Tragedy: May it Bring out the Best

Bushfires are raging in Australia. People and animals are fleeing for their lives. Maybe you’ve seen some of the touching footage of desperate animals seeking the help of humans. One posted by the NSW Police Force shows an officer offering a kangaroo water. He pours some in his palm and the kangaroo, cautious at first, slowly walks up to him. It drinks from his hand.

Watching a desperate kangaroo stumbling toward a human pleading for help melts the heart. In my personal life, I’ve had a similar experience of an animal pleading for help. Our dog Ginger wasn’t allowed in the living room, and she kept the rule until the last month of her life. My husband tells the story of being on the couch when he heard her whimper sharply. She stumbled out of the kitchen and, twisted with pain, staggered toward him. She wanted his help and comfort. My husband still remembers the awful feeling of helplessness since he couldn’t take away her pain. He was able to pet her and provide comfort, though.

Two years ago I encountered another creature who wanted comfort. My friend was wading in the Wisconsin River when a lone gosling swam up to her. Appearing desperate, the gosling actually crawled up her leg. Even though my friend searched for the gosling’s family, they were gone.

Gertie, as I named the gosling after my friend brought her to me, spent the summer and fall with my family. She didn’t like to be alone and would peep when desperate for company. I ended up fashioning a pouch and hanging it around my neck so she could ride around and be content as I went about my day.

YouTube provides other impressive examples of wild animals connecting with humans, including a whale shark which swam up to a boat. When a curious onlooker jumped in the water to investigate, he found the whale shark’s body was wrapped in rope. It floated patiently for 20 minutes while he cut it free.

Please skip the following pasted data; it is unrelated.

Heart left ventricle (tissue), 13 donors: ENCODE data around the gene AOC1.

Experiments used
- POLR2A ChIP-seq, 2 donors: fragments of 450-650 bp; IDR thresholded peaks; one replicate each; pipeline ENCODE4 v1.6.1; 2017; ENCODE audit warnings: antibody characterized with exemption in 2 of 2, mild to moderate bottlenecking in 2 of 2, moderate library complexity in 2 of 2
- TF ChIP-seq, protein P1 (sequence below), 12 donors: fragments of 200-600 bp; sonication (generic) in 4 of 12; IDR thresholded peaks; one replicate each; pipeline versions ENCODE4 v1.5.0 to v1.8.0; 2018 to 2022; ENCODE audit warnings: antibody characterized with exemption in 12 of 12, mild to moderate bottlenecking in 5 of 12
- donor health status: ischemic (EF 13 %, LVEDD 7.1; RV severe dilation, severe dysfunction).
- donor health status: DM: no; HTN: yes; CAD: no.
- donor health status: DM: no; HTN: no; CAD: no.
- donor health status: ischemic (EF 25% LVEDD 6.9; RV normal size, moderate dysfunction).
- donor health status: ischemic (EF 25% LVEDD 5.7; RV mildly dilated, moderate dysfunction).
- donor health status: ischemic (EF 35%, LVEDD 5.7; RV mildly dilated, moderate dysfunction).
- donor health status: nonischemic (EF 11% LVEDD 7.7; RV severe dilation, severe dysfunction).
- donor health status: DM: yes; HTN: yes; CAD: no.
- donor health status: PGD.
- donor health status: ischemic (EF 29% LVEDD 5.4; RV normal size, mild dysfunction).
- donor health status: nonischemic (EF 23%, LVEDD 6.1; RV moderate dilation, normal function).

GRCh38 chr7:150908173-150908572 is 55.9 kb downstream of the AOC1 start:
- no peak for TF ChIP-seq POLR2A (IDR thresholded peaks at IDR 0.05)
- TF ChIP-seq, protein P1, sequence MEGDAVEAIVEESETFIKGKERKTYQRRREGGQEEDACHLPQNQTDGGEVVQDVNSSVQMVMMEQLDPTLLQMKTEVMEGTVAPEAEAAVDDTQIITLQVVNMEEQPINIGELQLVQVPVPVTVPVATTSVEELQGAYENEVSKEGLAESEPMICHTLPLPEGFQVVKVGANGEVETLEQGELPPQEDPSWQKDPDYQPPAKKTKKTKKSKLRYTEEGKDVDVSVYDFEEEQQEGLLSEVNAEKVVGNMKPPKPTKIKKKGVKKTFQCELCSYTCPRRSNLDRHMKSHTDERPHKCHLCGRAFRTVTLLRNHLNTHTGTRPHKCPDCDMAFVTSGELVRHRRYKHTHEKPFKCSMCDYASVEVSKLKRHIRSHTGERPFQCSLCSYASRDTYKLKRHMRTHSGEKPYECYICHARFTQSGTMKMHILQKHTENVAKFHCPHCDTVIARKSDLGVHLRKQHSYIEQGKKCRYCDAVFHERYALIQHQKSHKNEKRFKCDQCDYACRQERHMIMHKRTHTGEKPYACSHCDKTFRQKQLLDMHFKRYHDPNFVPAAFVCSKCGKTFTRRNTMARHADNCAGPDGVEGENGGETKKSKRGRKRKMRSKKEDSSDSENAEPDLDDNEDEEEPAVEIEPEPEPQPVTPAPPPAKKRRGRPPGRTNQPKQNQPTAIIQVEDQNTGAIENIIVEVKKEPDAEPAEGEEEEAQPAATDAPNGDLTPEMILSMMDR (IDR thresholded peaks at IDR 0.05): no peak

One of my favorite videos of animals coming to humans for help has racked up over 3 million hits. It shows a wild raven squawking on a neighborhood fence. When a mother and daughter finally come out, they see the four porcupine quills piercing its face and wing. The raven sits while the mother pulls out the first quill. It squawks in pain, but continues to sit while the remaining three are pulled out. Afterward the raven hung around with the family for a day presumably as a thank you.

Another amazing video went viral after the horrific October California fires. This one shows a man helping a thoroughbred escape only to have it turn and run back into the fire. The footage shows it finding a mare and foal and leading them to safety.

My heart goes out to the Australians and the 480 million animals affected by these fires ripping through their country. My hope is that this tragedy will bring out the best in us all, and we’ll hear more stories about the amazing human-animal connections and acts of heroisms.

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